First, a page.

The self-supporting adhesive compositions of this invention may be prepared by blending the ingredients and heating (generally to 60°-90° C.) either during or after blending. If desired or if more convenient the free acid of formula (I) above may be converted in situ into the desired salt to act as gelling agent by the addition of a base, such as sodium, potassium or ammonium hydroxide during blending. When a homogeneous melt has been prepared it may then be left to cool. During cooling it is best to avoid any substantial agitation of the mixture. Sticks may be made by cooling the mix in moulds.

Alternatively, if as is desirable, an ionic compound is to be included in the composition this may be stirred into the mix already formed by blending and heating the other components of the composition. Frequently the addition of this ionic compound alters the gelling point of the composition and so helps bring about solidification.

Once formed adhesive sticks may be included in a conventional adhesive applicator such as a screw-up lipstick-type dispenser. Alternatively the homogeneous melt may be poured into such an applicator which can thus also serve as the mould in which the melt solidifies. For other adhesive compositions the heated mix may be filled into collapsible tubes and allowed to cool in situ.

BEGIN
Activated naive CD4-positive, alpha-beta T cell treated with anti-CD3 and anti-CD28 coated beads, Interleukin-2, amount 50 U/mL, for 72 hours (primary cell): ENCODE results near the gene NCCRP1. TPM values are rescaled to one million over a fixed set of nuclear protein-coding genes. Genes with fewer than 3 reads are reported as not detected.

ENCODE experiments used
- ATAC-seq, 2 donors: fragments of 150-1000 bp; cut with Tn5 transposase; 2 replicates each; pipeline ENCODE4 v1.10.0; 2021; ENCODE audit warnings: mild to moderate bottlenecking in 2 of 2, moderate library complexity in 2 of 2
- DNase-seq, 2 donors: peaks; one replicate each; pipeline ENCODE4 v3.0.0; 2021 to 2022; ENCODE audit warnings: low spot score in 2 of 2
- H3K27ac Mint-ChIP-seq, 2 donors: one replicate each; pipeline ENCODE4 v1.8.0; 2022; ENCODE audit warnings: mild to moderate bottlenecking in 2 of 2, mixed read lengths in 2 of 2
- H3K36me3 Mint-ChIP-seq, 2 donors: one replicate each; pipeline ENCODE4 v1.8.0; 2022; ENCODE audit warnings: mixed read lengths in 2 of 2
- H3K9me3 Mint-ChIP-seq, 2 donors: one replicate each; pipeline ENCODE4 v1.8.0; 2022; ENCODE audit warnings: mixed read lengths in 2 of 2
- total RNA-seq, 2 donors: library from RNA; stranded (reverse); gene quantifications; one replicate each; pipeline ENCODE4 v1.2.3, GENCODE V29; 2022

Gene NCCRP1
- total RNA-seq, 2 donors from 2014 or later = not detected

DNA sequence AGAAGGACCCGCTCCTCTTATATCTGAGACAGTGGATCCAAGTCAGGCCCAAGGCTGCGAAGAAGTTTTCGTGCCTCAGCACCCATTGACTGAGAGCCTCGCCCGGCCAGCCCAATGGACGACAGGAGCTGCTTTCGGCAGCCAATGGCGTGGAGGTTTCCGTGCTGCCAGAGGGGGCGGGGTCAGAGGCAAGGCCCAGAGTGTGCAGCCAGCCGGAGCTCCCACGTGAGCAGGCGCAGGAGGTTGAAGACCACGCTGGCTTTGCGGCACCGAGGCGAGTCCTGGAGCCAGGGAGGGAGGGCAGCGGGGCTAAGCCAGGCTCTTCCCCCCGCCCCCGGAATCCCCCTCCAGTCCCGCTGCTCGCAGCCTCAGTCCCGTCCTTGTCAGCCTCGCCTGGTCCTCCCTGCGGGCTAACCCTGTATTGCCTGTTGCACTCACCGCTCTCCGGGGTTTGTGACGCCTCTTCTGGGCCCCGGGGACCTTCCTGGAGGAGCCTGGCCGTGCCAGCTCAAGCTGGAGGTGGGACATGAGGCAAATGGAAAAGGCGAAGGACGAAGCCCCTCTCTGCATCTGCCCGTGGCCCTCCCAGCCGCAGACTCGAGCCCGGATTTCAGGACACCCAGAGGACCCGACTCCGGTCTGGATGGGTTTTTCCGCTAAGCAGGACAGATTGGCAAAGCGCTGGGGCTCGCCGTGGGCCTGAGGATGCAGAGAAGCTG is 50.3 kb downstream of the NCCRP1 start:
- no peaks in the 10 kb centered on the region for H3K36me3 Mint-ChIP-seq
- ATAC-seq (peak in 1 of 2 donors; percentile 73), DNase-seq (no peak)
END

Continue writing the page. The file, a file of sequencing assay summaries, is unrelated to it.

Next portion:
The following Examples illustrate the invention:

EXAMPLE 1

An adhesive of the following composition:

______________________________________Polyvinylpyrrolidone (Mol. Wt. 100000)                   20%Glycerine               10%Sodium-N-Hexylterephthalic acid amide                   5%NaCl                    7.5%Water                   57.5%______________________________________

was prepared blending together the warmed components. The mix was poured into moulds and on cooling self-supporting sticks were obtained.

EXAMPLE 2

An adhesive of the following composition:

______________________________________Polyvinylacetate       30%Ethanol                24%Water                  0.6%Methanol               9.9%Methylacetate          35.25%Sodium N-(n-octyl)-Terephthalamide                  0.25%                  100.00%______________________________________

was prepared by blending the warmed components. The mix was filled into collapsible aluminium tubes, and allowed to cool. An extrudable jelly like composition was obtained which was an effective adhesive with little tendency to run and "tail".

EXAMPLE 3

An adhesive was prepared according to the following formula:

______________________________________n-octyl-terephthalic acid amide                 7%Water                 52%Glycerine             10%Sodium hydroxide (30%)                 6%Polyvinylpyrrolidone  25%______________________________________